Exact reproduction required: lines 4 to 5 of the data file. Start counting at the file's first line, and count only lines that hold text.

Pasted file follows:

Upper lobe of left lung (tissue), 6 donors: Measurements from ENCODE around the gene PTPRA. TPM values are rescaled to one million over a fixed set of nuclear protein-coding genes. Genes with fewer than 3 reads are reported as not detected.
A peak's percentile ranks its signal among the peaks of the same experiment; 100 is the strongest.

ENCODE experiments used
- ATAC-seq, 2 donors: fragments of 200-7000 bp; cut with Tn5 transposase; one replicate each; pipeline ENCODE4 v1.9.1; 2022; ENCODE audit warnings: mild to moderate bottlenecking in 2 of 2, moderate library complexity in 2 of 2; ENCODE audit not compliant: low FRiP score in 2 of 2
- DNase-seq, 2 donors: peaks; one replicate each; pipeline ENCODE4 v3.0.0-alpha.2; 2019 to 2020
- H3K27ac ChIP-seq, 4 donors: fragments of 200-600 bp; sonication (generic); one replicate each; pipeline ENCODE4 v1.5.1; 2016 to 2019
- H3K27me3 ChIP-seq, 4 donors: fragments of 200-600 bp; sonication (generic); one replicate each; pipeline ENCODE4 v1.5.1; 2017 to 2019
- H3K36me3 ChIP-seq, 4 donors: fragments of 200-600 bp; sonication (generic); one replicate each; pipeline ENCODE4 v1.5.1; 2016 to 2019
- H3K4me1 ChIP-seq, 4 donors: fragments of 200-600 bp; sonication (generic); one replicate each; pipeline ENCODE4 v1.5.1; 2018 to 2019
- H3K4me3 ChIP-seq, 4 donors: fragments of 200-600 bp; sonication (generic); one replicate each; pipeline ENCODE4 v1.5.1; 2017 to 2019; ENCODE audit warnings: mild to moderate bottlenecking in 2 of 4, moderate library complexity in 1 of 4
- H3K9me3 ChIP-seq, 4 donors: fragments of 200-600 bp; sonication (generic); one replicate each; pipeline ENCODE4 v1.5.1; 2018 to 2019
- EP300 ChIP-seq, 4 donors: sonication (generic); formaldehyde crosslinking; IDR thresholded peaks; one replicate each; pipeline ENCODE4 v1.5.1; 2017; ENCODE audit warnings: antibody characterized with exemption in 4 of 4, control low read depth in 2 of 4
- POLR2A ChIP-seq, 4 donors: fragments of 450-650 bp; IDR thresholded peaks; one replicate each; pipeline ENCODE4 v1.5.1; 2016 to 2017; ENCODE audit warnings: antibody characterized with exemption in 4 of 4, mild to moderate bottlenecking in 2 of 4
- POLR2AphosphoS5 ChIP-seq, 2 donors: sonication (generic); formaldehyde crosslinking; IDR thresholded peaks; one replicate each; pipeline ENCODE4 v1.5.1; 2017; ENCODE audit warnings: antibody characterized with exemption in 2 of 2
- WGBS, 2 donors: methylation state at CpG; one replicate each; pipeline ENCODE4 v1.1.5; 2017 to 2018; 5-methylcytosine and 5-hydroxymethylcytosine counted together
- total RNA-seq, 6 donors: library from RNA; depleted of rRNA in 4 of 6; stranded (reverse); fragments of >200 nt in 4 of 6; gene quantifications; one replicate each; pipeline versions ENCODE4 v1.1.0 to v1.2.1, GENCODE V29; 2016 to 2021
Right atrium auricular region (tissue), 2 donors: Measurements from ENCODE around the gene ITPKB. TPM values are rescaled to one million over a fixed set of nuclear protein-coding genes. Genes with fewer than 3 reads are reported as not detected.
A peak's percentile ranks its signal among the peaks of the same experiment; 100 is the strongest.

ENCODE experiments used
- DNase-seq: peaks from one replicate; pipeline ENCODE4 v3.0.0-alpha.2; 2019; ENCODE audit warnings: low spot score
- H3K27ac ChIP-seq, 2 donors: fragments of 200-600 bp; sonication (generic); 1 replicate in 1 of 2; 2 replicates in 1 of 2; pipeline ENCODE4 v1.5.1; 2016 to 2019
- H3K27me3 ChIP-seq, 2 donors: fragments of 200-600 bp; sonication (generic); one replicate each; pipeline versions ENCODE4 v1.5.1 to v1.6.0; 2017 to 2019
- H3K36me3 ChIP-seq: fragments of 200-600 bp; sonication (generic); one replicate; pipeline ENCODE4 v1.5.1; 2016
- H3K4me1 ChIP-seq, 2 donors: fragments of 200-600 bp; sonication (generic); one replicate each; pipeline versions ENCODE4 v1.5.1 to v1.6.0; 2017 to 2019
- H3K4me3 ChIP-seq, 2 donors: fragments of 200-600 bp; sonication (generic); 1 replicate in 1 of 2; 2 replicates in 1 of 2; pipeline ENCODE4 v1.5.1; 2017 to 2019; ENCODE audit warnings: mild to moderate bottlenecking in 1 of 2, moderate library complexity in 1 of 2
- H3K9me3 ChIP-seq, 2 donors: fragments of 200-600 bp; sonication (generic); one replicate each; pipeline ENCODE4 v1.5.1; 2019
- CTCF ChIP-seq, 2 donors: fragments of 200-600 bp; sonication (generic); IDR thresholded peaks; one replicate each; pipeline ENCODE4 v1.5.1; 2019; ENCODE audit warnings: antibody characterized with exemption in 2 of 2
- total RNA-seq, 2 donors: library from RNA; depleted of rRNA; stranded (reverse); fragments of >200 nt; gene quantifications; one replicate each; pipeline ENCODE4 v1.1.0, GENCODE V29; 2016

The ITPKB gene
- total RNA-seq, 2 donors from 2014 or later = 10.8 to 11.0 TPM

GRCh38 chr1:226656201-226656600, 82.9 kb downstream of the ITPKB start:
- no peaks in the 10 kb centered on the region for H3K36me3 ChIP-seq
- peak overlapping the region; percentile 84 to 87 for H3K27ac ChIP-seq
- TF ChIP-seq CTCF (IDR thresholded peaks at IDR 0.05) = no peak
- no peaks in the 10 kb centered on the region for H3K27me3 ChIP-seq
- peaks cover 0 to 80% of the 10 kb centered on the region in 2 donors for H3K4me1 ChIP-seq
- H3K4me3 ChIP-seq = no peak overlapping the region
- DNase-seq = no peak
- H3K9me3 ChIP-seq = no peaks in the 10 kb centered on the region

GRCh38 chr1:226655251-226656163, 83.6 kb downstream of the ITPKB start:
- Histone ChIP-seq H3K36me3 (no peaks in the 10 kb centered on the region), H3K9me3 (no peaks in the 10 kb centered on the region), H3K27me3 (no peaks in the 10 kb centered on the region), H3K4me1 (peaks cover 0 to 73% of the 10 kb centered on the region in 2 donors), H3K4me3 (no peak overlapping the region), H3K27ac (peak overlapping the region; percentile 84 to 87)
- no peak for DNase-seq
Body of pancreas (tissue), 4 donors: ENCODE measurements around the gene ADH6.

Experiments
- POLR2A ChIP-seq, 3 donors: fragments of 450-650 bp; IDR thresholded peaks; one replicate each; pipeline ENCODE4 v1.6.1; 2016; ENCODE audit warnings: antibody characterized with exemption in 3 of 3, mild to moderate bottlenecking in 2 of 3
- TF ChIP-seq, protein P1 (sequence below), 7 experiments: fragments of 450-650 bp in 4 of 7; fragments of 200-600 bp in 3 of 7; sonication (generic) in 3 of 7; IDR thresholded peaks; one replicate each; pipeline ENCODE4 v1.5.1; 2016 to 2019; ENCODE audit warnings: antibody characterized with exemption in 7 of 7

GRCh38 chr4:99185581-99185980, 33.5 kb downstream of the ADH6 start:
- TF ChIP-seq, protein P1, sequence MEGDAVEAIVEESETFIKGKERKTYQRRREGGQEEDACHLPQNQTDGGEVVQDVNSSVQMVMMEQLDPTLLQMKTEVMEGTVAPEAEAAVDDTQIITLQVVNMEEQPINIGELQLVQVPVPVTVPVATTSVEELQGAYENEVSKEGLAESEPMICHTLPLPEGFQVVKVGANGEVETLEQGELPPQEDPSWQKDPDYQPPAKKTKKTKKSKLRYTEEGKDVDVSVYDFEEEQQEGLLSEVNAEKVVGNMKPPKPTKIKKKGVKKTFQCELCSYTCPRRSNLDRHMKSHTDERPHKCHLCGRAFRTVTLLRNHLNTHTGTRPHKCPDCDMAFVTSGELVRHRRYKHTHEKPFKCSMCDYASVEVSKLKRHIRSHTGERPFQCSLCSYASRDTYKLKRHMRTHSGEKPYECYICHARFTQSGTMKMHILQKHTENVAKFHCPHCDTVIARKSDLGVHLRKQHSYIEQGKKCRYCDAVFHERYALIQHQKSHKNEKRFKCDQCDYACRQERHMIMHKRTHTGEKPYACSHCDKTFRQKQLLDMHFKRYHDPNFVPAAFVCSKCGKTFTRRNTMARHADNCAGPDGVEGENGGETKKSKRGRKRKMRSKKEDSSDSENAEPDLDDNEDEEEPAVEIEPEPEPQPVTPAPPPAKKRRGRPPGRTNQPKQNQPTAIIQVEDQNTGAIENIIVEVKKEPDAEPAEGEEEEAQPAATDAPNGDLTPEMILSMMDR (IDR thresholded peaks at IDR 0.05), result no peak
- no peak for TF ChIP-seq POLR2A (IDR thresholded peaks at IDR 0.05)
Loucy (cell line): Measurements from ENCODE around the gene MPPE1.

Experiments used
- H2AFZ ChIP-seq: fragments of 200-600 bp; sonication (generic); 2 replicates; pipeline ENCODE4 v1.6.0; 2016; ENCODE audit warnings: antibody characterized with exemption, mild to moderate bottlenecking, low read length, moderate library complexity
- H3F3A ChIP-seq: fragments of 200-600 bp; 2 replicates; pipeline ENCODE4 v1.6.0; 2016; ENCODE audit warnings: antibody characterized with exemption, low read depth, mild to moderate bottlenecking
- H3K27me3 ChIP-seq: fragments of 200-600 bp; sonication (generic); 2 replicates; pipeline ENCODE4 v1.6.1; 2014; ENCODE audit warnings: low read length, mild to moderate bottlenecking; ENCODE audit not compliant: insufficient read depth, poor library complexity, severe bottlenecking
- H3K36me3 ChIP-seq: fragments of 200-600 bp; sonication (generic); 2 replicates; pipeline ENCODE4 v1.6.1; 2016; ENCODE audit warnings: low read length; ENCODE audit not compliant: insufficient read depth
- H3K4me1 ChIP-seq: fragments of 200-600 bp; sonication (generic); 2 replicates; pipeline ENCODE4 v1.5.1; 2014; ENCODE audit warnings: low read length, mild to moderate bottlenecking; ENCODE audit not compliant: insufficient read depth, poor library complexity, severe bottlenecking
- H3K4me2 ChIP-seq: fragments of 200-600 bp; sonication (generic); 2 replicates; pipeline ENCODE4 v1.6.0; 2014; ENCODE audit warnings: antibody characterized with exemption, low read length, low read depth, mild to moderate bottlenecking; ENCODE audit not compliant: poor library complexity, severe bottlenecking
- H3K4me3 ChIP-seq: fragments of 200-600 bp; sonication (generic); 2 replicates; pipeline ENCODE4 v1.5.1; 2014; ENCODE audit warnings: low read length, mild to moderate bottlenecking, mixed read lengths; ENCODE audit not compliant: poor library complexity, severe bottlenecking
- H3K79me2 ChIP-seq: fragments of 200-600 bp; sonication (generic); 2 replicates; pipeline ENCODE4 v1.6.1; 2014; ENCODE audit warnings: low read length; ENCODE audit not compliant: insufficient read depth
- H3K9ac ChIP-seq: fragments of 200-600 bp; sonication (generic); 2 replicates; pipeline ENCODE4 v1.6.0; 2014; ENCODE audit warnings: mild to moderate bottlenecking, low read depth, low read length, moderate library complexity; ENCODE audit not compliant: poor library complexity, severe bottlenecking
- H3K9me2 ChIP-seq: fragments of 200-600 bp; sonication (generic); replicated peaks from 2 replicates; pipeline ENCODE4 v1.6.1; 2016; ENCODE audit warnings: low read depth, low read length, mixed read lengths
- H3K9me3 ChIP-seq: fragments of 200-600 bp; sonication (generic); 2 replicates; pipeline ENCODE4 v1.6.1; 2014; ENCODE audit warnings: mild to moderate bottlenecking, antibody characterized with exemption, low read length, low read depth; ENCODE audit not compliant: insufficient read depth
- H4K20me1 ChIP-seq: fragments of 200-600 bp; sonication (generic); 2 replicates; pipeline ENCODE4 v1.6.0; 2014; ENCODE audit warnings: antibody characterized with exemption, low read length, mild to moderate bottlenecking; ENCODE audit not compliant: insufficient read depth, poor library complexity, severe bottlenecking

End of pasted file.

- ATAC-seq, 2 donors: fragments of 200-7000 bp; cut with Tn5 transposase; one replicate each; pipeline ENCODE4 v1.9.1; 2022; ENCODE audit warnings: mild to moderate bottlenecking in 2 of 2, moderate library complexity in 2 of 2; ENCODE audit not compliant: low FRiP score in 2 of 2
- DNase-seq, 2 donors: peaks; one replicate each; pipeline ENCODE4 v3.0.0-alpha.2; 2019 to 2020